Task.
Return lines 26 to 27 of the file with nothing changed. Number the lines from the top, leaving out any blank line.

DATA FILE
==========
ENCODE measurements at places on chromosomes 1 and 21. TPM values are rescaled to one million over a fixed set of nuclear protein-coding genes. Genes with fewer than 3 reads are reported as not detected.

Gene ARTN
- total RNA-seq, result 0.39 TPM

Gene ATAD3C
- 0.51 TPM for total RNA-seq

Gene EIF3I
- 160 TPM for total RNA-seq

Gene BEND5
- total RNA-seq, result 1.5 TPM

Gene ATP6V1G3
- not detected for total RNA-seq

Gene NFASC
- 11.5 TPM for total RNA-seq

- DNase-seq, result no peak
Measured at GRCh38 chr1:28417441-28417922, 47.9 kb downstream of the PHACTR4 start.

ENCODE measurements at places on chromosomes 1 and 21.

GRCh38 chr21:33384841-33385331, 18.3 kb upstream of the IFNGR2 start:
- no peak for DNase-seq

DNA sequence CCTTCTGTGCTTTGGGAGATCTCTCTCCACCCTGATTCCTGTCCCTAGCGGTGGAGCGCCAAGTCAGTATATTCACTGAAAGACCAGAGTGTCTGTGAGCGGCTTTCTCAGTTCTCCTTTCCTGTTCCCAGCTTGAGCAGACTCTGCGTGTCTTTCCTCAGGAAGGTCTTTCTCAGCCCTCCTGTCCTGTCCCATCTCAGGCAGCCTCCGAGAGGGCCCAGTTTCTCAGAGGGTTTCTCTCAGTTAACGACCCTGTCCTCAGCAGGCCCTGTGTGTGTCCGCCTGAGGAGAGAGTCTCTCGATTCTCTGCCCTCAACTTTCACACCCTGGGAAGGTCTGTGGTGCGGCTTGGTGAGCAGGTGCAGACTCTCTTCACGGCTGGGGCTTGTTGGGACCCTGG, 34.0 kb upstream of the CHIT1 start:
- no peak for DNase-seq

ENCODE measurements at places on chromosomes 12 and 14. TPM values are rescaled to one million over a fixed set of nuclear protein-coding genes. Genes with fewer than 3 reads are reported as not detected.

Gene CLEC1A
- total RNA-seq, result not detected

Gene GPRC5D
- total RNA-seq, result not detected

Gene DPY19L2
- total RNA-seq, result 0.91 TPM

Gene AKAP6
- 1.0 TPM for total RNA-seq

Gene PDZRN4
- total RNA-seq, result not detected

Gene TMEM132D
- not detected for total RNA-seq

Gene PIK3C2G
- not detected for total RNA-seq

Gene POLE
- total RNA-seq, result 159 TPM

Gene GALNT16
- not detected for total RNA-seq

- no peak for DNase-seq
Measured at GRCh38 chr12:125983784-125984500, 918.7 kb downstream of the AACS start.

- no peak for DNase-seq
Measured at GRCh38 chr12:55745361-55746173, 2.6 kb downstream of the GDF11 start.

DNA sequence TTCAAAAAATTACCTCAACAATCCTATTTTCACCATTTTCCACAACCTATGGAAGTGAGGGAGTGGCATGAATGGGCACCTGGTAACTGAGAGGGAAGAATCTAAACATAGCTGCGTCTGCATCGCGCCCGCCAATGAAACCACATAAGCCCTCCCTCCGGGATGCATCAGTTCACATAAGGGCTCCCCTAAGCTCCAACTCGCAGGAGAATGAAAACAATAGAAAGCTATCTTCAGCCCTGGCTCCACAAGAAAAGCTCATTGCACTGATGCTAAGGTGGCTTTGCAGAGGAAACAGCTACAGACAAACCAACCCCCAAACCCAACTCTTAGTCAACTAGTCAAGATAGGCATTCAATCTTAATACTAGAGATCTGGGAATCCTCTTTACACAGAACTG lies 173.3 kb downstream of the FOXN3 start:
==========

Gene DPY19L2
- total RNA-seq, result 0.91 TPM